Build vs. Buy
I keep being surprised by how frequently I hear clients tell me that a vendor has suggested they "build them a CMS," or by proposals from vendors that include custom building a CMS. I hear people suggesting building their own social networking website. I even occasionally still hear tell of organizations who want custom CRMs.
The web software landscape has changed dramatically over the years. Five years ago, it was full of custom built systems of all sorts - and the "build vs. buy" decision was, I think, more difficult, because the available software to buy was fairly cruddy. (And, for the purposes of this post, I'm using "buy" exceedingly loosely - including purchasing proprietary software, installing open source, or using SaaS.)
But the landscape is different now, and I think that, in some senses, the "build vs. buy" decision is much more straightforward. First, the software available, whether it be open source, SaaS, or proprietary, is much better all round. There are new types of software being developed all the time (like, for instance, the new crop of "Social Network Management Systems" both open source and SaaS, like Ning.)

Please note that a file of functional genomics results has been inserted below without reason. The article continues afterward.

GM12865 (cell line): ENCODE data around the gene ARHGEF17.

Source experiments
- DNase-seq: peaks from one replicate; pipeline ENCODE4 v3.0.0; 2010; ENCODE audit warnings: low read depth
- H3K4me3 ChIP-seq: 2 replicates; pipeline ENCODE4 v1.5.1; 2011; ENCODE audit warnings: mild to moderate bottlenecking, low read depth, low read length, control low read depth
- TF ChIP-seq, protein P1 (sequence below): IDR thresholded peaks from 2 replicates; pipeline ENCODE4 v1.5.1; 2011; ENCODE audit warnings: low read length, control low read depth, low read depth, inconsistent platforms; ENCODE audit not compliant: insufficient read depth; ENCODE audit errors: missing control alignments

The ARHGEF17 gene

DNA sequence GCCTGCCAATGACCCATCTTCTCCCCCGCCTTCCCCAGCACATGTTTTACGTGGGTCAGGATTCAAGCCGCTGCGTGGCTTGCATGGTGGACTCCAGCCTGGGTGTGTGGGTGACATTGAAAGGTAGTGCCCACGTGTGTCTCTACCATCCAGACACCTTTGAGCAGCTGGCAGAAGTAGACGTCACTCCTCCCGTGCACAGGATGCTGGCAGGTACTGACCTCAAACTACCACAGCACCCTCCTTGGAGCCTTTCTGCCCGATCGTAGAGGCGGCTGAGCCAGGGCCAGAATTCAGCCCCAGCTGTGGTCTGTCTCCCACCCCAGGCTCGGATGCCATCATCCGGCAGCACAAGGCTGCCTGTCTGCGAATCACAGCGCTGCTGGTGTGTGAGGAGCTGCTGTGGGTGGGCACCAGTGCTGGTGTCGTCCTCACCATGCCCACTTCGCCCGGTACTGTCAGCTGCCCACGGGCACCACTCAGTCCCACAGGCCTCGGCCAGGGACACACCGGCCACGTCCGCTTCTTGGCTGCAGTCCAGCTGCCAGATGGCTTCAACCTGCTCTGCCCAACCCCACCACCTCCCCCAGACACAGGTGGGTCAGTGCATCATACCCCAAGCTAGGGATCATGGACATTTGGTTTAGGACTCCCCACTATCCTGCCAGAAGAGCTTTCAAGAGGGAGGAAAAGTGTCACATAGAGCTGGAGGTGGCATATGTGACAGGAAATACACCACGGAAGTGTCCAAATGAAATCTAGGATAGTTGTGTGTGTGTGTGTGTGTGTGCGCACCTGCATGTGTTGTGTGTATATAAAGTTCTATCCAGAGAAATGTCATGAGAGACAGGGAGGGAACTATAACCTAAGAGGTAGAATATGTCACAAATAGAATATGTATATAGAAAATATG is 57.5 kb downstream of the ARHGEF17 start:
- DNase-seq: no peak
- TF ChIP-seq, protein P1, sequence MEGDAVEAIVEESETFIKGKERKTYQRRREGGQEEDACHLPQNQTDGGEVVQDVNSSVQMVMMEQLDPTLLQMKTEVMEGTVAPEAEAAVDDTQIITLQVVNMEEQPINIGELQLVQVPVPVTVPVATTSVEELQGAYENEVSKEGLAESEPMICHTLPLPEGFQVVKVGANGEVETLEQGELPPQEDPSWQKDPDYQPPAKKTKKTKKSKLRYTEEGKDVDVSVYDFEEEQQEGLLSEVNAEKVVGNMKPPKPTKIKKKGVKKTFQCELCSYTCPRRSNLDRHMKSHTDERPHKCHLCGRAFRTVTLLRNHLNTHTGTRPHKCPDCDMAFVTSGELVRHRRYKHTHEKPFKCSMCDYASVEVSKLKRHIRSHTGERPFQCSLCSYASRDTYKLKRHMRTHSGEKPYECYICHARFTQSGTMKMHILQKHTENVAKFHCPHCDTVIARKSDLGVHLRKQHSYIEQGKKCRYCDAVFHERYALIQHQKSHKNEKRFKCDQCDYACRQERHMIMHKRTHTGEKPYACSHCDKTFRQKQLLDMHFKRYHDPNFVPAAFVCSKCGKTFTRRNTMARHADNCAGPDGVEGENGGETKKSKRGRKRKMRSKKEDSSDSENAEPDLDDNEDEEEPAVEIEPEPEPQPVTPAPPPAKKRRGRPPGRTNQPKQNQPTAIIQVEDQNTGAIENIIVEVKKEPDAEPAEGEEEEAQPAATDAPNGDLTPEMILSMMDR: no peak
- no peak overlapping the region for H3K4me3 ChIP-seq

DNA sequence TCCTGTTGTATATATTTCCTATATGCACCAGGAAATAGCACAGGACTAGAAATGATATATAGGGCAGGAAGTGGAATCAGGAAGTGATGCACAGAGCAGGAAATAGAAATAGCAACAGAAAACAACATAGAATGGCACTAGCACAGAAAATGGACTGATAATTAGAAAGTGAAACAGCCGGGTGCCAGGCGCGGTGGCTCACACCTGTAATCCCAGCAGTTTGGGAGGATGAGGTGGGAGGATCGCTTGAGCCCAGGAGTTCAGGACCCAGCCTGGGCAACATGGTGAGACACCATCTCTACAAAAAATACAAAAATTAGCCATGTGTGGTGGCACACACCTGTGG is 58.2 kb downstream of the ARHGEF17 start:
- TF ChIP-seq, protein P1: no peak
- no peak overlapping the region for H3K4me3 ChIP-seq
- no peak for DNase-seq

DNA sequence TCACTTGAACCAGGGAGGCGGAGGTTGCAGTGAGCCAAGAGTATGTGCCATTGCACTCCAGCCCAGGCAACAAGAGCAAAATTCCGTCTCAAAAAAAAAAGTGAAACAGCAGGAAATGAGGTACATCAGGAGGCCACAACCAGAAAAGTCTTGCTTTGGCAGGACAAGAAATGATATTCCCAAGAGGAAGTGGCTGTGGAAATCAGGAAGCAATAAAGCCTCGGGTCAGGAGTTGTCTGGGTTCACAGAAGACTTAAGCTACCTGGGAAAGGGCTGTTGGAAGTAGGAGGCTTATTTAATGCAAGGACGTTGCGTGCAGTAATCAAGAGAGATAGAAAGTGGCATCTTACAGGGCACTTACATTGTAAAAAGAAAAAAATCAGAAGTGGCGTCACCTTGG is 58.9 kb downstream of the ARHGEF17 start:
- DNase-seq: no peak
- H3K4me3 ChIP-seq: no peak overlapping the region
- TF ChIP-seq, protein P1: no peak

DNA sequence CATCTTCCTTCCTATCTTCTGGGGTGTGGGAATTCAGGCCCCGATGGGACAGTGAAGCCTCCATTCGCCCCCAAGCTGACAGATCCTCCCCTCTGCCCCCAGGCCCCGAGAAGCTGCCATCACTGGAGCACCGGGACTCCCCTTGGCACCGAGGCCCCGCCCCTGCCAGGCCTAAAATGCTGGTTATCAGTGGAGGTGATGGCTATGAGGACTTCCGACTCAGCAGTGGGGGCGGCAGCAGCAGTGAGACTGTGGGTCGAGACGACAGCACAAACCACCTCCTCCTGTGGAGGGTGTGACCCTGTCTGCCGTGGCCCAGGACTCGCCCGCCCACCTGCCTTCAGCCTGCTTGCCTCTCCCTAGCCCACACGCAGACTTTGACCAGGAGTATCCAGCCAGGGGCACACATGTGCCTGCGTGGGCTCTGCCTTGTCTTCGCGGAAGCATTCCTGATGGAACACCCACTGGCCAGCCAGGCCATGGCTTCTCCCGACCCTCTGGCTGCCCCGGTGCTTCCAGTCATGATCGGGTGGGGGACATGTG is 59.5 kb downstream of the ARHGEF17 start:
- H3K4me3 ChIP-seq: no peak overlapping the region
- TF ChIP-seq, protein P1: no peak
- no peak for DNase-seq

In addition, the increasing openness of software, whether it be open source, or open platforms like Salesforce.com, means that customizing software to your needs, or integrating different pieces is much more straightforward, meaning it's a lot easier to create exactly what you need by integration or customization, rather than building from scratch.
This is not to say that there is no role for custom built applications. I'm in the process of working with two organizations to create just that. But they are both for quite highly specialized functions. And I've also been involved in projects to create interesting and customized web functionality - but those are being done with adding custom modules to an open source CMS.
From my perspective, exhaust all of the "buy" options: open source/proprietary/SaaS out-of-the-box, customized open source/SaaS, or integration of already existing components, or building modules on top of open source tools, before you take on building something new from the ground up. You'll save money and time, as well as be able to take advantage of an upgrade path as web software changes and improves, meaning you won't have to build whole systems again.